Daniel Nelson of Lakota People’s Law Project stands in the center of The Day of Empathy talking circle in downtown Rapid City and records the prayer song which opened the event. Photo by Richie Richards / Native Sun News Today

Native Sun News Today: Community comes together to talk about Indian inmates

Indian incarceration rates surpass white rates by far
By Richie Richards
Native Sun News Today Correspondent

RAPID CITY – On March 5, Racing Magpie in downtown Rapid City opened its doors for a talking circle to discuss incarceration rates and the circumstances of Native Americans in the criminal justice system in South Dakota.

As part of a larger movement, the group met as part of The National Day of Empathy. This day was a “day of action to generate empathy on a massive scale for millions of Americans impacted by the criminal justice system”, according to cut50.org.

The discussion panel in Rapid City was primarily regarding the incarceration of tribal members in South Dakota and the disproportionate numbers of male and female inmates in state prisons who are Native American.

Part of the mission of the Day of Empathy is to create a safe space for former-inmates and families of past and present inmates to come together and discuss the impact of their lives in the community. Victims and those affected by criminal behavior were invited to talk about the impact of being a family member to an incarcerated individual and the burden the family bears. This was a discussion based on the criminal justice system’s effect on tribal families.

Racing Magpie has been a central meeting place for Urban Indians in the Rapid City area to meet and discuss topics of politics, social issues, community challenges, art and other movements related to tribal members in the Black Hills town. Among these issues is the high incarceration rate of Native Americans in Pennington County Jail and the South Dakota Department of Corrections.

Nearly thirty individuals gathered at Racing Magpie whom represented several organizations in the area; including Community Conversations, One Rapid City, MMIW He Sapa, and others for the event sponsored by Lakota People’s Law Project.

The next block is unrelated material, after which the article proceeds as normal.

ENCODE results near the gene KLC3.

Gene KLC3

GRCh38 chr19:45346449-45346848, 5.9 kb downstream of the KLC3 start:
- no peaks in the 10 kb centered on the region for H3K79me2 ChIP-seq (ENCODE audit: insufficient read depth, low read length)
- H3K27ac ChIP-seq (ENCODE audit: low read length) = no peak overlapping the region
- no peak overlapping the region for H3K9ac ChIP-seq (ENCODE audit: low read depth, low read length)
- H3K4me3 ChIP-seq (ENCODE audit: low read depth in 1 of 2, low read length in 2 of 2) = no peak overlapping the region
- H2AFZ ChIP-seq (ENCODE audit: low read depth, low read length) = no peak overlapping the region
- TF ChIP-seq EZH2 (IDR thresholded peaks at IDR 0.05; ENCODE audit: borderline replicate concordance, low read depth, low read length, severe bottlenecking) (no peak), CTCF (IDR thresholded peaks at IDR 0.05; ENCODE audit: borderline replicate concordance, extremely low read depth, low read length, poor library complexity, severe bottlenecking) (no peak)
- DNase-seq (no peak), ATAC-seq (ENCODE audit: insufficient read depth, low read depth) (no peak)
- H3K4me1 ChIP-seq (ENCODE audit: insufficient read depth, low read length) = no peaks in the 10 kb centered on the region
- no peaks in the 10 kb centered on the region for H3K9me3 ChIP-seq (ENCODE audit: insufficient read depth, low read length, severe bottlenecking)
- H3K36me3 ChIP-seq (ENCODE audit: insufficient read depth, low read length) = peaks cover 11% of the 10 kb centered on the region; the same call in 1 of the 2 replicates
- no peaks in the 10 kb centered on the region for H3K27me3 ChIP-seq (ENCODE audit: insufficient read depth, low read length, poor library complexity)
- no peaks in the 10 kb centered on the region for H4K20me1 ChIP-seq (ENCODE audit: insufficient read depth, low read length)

The Day of Empathy discussion was put on by Chase Iron Eyes, Daniel Nelson and Robert Horse, all of Lakota People’s Law Project. Horse led the discussion and opened remarks regarding his own incarceration in the South Dakota state penitentiary system; he was released in February, 2019, after serving nearly twenty years.

Family members and former inmates discussed the impact of serving time and having to take on the responsibilities of the incarcerated individuals. Tears and laughter was shared in a safe space for sharing stories of deep tragedy and family challenges. Prayer and traditional songs helped to heal the wounds opened during the talking circle.

Robert Horse, 35, has hit the ground running since being released from prison last month. Using spiritual, physical and emotional health practices, Horse has maintained his traditional ways learned in prison by going to sweat lodge ceremonies and community events which empower tribal needs in Rapid City.

“We joined a national organization called, Day of Empathy. Basically, what we are doing is bringing awareness to the mass incarceration to people across the country. But more particularly, in the state of South Dakota, we are here for Native incarceration rates,” Horse said.

“Currently, we have a state population (Native American) of between 8 and 10 percent. The male prison population is between 29 and 33 percent and the women’s prison is at 63 percent,” Horse said of the high numbers of tribal members in state prisons. These numbers obviously do not represent the state population and Horse feels this needs to be addressed legislatively. “I feel the numbers alone don’t tell the whole story.”

Horse said he would like to see some type of reform brought on a state, county and tribal level which will help to reduce these high incarceration and recidivism rates. His focus since coming out of prison has been to bring re-entry programs for inmates into discussion in the community. He feels that there are not enough being done to serve inmates being sent back into society following years of incarceration; many times these inmates have not been rehabilitated, educated, and prepared for life outside of prison.


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Contact Native Sun News Today Correspondent Richie Richards at richie4175@gmail.com

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